sanctions - on Iran's oil and finan-
cial industries - will remain in
place during the negotiations, the
official said. The tough sanctions
have caused unemployment and
inflation in Iran to skyrocket, while
depressing its daily oil output and
value of its currency, the rial.

JC Penney sales drop, again

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Changes lead to
fourth straight
quarterly loss
NEW YORK (AP) - Boy, it
just wasn't J.C. Penney's year.
The mid-priced department
store chain reported another
much larger-than-expected loss
in the fiscal fourth quarter on a
nearly 30 percent plunge in rev-
enue in the latest sign shoppers
aren't happy with the changes
it's made in the past year.
The results mark a full year
of massive quarterly losses and
revenue declines that miss Wall
Street estimates since J.C. Pen-
ney Co. began a turnaround
strategy that included ditching
most of its coupons and sales
events in favor of everyday
low prices, bringing in hipper
designer brands such as Betsy
Johnson and remaking outdat-
ed stores.
The quarterly performance
puts additional pressure on
CEO Ron Johnson, the former
Apple Inc. executive who was
brought about a year ago to turn

the stodgy retailer that was los-
ing money into a hip and profit-
able company that can compete
with the likes of Macy's or
H&M. In the past year since
Johnson rolled out his plan,
though, even once loyal custom-
ers have strayed away from the
1,100-store chain.
While acknowledging that
Penney made some mistakes
during a conference call with
investors, Johnson said on
Wednesday that Penney will
start offering more sales in
stores - about 100 of the 600
or so the chain offered prior to
the turnaround plan. That's in
addition to the sales events that
the company said last month
that it would start offering dur-
ing holidays and other key sales
periods throughout the year.
"Experience is making mis-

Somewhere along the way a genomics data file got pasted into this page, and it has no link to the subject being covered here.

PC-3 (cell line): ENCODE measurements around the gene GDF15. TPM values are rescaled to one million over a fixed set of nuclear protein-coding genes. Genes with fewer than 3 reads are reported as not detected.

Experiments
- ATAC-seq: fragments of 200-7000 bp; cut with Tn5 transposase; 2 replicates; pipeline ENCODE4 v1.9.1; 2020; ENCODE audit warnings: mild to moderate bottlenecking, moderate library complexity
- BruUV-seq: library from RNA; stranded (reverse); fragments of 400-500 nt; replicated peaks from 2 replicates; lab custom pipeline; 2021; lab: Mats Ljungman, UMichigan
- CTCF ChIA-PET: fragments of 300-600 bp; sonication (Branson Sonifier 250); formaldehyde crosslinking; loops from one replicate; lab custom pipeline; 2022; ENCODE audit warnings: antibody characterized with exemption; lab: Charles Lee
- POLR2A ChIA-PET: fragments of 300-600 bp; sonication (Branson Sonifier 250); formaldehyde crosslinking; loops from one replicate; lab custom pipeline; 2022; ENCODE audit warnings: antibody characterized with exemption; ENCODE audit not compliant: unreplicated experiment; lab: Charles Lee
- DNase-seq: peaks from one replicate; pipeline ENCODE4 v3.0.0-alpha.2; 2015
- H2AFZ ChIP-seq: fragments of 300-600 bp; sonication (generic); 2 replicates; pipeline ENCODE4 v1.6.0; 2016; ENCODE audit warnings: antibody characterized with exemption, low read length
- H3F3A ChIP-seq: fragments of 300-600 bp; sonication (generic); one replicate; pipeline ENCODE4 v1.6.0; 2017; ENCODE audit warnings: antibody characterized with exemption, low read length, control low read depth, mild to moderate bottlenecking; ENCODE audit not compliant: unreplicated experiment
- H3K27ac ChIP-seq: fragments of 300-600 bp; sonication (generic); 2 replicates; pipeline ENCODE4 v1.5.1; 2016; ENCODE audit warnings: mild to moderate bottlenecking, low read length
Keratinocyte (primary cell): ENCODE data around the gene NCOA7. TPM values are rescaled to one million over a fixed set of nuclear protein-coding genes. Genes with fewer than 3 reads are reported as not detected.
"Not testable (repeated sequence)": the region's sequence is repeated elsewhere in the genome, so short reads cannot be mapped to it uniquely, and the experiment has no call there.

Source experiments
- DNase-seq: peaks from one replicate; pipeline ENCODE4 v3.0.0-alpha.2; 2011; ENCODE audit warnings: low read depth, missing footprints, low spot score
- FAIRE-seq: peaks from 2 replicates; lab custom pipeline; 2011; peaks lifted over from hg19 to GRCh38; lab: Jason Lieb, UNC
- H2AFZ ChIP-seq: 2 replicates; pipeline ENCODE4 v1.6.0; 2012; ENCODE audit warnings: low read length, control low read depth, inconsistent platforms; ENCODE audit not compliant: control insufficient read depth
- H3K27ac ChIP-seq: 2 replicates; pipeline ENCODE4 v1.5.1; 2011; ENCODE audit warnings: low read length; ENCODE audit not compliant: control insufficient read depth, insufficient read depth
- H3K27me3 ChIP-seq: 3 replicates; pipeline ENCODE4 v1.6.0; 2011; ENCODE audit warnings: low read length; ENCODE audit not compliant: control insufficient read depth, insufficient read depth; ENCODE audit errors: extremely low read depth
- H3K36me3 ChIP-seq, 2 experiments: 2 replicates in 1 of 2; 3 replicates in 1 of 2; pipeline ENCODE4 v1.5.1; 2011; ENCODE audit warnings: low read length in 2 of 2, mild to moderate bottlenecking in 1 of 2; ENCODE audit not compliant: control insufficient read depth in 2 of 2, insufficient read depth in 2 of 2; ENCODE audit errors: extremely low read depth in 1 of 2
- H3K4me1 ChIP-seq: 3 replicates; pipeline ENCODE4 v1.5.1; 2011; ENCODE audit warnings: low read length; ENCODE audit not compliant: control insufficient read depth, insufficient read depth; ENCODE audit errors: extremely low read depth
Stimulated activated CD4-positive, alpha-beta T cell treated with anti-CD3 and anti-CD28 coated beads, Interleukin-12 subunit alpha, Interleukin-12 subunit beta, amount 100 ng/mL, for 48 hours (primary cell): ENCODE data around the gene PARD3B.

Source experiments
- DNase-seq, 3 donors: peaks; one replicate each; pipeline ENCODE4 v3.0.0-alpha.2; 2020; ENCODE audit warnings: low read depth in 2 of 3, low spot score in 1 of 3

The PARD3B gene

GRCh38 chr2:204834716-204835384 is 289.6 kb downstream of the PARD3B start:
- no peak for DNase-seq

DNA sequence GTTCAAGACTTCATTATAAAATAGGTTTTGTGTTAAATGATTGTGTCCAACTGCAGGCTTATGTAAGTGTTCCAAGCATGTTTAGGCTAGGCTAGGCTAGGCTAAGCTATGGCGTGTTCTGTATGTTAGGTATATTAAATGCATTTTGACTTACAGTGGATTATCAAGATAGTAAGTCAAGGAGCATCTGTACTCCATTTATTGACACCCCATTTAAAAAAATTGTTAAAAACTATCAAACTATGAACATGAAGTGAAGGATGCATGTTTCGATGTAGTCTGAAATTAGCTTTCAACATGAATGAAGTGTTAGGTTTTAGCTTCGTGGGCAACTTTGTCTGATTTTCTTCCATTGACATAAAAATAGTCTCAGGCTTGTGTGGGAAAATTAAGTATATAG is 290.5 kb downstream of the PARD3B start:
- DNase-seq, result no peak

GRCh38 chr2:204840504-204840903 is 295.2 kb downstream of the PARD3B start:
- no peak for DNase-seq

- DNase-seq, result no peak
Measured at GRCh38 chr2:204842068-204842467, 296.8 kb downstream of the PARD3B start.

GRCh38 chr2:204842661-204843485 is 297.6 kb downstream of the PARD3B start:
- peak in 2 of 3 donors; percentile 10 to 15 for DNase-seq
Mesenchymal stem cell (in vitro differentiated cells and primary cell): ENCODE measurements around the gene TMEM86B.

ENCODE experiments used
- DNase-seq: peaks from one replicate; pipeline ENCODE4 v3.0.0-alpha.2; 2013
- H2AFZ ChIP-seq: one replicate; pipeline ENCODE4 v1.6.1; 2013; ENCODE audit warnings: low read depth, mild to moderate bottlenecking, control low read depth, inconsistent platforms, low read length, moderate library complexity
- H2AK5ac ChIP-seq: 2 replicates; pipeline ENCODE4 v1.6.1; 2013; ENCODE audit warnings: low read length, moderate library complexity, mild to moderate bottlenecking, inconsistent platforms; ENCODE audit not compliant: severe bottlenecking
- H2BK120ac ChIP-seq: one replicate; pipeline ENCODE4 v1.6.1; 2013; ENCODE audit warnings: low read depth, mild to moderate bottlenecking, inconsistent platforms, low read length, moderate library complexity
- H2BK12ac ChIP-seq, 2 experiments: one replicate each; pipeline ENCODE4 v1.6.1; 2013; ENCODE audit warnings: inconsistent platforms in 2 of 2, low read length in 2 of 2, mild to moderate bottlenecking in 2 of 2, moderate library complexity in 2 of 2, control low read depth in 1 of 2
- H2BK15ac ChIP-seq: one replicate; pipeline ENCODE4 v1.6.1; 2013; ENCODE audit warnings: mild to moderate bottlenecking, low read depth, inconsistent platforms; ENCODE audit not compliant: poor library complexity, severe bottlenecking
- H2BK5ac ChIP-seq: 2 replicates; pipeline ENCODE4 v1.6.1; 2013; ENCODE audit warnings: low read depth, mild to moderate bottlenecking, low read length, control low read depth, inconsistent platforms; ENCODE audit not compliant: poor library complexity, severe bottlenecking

takes and learning from them,
and I have learned a lot," John-
son said. "We worked really
hard and tried many things to
help the customer understand
that she shop any time on her
terms. But we learned she pre-
fers a sale. At times, she loves a
coupon. And she always needs a

reference price."
Teresa Cansell agrees. She
used to make the 45-mile trek
from her farm near Leon, Kan.,
to a Penney store in Wichita
about once a month. But since
Penney started making changes
last year, she's only been twice.
And on her latest trip in Decem-
ber, shewalked outemptyhand-
ed because she couldn't find a
leather jacket she wanted.
"I loved the old J.C. Penney.
I liked the coupons," Cansell,
53, said. "I used to go to Pen-
ney every time I got them in the
mail. I would buy a ton of stuff."
Penney's results show that
other shoppers feel the same
way. During the fourth quar-
ter that ended Feb. 2, Penney's
revenue at stores opened at
least a year - a figure the retail
industry uses to measure of a
store's health - dropped 31.7
percent.
That's on top of hefty drops
in the previous three quarters
of 26.1 percent in the third, 21.7
percent inthe second and 19 per-
cent in the first. And it's steeper
than the decline of 26.1 percent
Wall Street had expected.